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‘Blue is the Warmest Color’ Can’t Play Idaho Theater Due to ‘Obscenity’

Arthouse theater is the only screen in Boise that plays foreign, independent films

If Idahoans are hoping to feast their eyes on Cannes Palme d’Or winner “Blue is the Warmest Color” in a theater, they’ll have to cross state lines to do so.

The Flicks, a Boise arthouse that corners the market on foreign and indie pics showing in the area, won’t go near the NC-17 rated film due to the strict parameters of the Idaho Code, reports the Boise Weekly.

The  code that allows exhibs’ to serve beer and wine also forbids theaters from screening movies that are in violation of Idaho’s code on indecency and obscenity. The Flicks’ liquor license is tied directly to Idaho Code 23-614, which prohibits “acts or simulated acts of sexual intercourse, masturbation, sodomy, bestiality, oral copulation and flagellation,” and “any person being touched, caressed or fondled on the breast, buttocks, anus or genitals.”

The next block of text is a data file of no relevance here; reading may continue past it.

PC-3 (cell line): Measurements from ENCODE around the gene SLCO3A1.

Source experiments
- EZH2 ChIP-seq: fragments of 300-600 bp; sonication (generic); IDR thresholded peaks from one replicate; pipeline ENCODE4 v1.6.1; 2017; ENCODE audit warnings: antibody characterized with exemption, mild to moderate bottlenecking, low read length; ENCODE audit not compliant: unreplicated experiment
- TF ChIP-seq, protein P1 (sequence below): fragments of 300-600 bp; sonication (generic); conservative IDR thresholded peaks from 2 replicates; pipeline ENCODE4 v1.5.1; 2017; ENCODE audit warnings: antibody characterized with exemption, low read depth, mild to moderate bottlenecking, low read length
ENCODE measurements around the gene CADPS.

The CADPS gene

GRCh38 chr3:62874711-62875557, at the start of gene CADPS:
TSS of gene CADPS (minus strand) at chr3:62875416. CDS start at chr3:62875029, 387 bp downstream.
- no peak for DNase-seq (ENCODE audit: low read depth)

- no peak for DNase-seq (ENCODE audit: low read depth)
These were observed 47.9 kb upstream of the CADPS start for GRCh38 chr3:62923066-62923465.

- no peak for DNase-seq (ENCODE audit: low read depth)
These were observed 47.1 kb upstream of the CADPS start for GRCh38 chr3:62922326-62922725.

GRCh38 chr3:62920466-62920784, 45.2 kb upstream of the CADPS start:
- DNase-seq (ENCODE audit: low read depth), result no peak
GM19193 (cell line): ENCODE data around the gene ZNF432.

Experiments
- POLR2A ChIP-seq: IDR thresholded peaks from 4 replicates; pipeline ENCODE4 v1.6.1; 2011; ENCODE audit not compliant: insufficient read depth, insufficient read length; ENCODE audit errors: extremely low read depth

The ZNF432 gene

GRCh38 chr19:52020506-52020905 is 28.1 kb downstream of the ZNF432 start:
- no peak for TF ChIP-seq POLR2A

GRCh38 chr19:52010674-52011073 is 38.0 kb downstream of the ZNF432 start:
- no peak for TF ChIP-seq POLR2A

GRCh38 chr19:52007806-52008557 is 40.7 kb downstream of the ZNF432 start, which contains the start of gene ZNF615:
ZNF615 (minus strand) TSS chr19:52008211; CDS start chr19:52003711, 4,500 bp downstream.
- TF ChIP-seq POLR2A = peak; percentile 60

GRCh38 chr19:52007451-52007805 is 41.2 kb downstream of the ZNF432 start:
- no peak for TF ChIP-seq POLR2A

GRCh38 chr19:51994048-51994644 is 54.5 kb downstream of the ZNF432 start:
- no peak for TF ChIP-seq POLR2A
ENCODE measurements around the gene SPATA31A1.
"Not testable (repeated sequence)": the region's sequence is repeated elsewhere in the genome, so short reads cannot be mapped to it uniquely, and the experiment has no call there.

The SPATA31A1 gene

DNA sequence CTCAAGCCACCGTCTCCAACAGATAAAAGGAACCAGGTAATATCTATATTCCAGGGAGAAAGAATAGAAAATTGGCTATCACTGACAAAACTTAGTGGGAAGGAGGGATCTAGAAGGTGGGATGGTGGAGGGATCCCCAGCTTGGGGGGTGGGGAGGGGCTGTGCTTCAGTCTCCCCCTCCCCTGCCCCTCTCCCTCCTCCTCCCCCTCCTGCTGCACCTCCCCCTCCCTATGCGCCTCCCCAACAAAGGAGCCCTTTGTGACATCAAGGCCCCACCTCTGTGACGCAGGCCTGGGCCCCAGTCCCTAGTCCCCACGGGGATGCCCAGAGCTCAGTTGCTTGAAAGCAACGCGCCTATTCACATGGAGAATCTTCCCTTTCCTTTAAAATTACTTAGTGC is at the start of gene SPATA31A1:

And it’s no secret that the stars of Abdellatif Kechiche’s “Blue” are caught in more than one of those acts.

After the film’s award-winning bow in Cannes, speculation spread as to whether Sundance Selects would release a tamer cut in the U.S. to score an R rating and draw in a wider audience.

But Jonathan Sehring, prexy of Sundance Selects/IFC Films, said in a statement, “This is a landmark film with two of the best female performances we have ever see on screen. The film is first and foremost a film about love, coming of age and passion. We refuse to compromise Kechiche’s vision by trimming the film for an R rating, and we have every confidence that ‘Blue Is the Warmest Color’ will play in theaters around the country regardless.”

Idaho residents, however, will be able to see the film in the intimacy of their own homes when IFC releases it on VOD after the theatrical release.

PHOTOS: Top Grossing NC-17 Movies

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